So instead of tell her one way or the other, I told her that my only opinion on the matter was that she shouldn’t take anyone else’s advice.
I told her that she is the only one out of all these people who was going to have to live with her decision, so she should be the only one to make the choice. I suggested that she go back to the basics, think about the positives and negatives in her relationship, take whatever time she needed to think it over, and make a well-thought out decision.
I never did find out what she decided (again, we really weren’t that close) but I’ll never forget the look in her eyes as I told her these things.
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It was like she was empowered.
All the sudden, her survey of people didn’t matter. She was able to own her solution to the problem, and that gave her strength.
Don’t rob people of that. Offer advice, encouragement, ideas, solutions, pros and cons, or whatever the person needs- but always, always, always give them the satisfaction of solving their own problems.
Don’t try to do it for them.
4) Find Simple Ways to Lift Them Up
If your poor friend is acting “needy”, there’s probably a good reason for that.
Every single person around me (in the grocery store, in the gym, driving in the car next to me, or at the restaurant) is going through something. Always.
Give others the benefit of the doubt, assume that they mean well and that their reasons for acting the way they do is perfectly valid.
In our case, you can help to lift your friend in simple ways that won’t overload you. Go have lunch together, leave her some cookies on her doorstep, play a card game together, watch a movie, send her a note or a text, forward a funny meme, watch her kids for an hour so she can have some alone time, whatever works for you!
Just go back to the basics and be a friend. Friendship isn’t stressful, it’s fun! Find that again in your relationship.
5) Remember that They are Still Themselves
In most cases, needy friends are only needy temporarily. That’s because it’s situations and life stresses that make us needy, and thank goodness those come and go.
Don’t forget who it is that you’re talking about here– they are a great friend, a wonderful person to be around, a ton of fun. They just need a little extra help for a bit.
Who better to step in than you? You’re a great friend, you have awesome advice to give, you know what you’re talking about, you’ve experienced things and have a ton to offer!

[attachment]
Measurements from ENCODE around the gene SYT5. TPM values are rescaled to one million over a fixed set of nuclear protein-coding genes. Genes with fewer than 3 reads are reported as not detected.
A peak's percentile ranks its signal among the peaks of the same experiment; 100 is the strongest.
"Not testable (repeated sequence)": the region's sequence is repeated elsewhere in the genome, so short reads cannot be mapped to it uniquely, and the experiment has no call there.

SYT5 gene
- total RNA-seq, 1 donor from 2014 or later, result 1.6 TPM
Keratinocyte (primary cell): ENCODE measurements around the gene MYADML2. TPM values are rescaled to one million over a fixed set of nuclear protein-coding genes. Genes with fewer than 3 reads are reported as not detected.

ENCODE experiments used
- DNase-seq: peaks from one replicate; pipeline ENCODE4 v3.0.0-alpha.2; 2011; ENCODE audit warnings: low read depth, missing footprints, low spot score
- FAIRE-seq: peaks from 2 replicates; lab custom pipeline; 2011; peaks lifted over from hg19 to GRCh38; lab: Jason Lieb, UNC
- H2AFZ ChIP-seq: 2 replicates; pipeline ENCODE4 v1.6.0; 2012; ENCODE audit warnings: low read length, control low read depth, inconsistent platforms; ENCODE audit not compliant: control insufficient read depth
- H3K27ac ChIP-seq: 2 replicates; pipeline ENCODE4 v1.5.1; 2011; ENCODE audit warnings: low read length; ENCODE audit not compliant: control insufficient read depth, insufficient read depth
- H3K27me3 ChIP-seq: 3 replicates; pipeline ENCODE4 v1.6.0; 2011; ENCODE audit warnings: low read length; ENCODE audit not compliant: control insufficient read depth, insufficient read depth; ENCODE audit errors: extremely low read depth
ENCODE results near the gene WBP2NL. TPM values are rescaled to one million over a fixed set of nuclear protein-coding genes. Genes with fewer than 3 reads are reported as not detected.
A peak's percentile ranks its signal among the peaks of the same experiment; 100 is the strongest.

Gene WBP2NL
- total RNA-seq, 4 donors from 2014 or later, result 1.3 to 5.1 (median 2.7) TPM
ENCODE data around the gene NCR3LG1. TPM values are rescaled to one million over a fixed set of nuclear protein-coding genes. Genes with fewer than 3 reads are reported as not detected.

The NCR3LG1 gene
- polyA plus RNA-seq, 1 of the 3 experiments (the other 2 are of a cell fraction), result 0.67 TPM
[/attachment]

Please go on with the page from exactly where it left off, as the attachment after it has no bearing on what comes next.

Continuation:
Sometimes when all that gets emotionally draining, it’s nice to just remember that it’s temporary. Your friend will get back to their old self soon. And if not, they’ll be even better than they were before!
6) Make Some Time for You in the Relationship
I used to think that I wasn’t allowed to talk about myself if a friend was going through a challenge. I used to think that this is their time and I shouldn’t interrupt.
I recently had an experience that changed my perception. I was keeping my mouth shut about me and trying to be a good listener to a friend in need.
Her reaction surprised me.
After a long time of her telling me about her problems, about her family, about whatever she wanted to talk about, she finally said, “Ok, seriously, why aren’t you saying anything?”
I was so confused. It wasn’t like I’d been silent, I just wasn’t bringing up stuff from my life because I thought that this was her time.
She said, “No, I want to hear about you too! It’s not like I need more time to focus on my crappy life.”
I learned that day that there is another thing friends might be looking for in a conversation: a distraction.
Sometimes, it’s a great idea to talk about your normal, boring, routine life. It can take your friend’s attention off of their struggles while also filling your needs to be an active part of the friendship.
Your needs are filled, their needs are filled.
Test out these methods. Find what works for you, and share with the rest of us!
Do you have any other great tips for being a good friend without owning other people’s problems? Let’s hear them! Comment below!!
Need more? Check out this awesome post- How to Be A Good Friend (And Signs to Avoid Being a Bad One)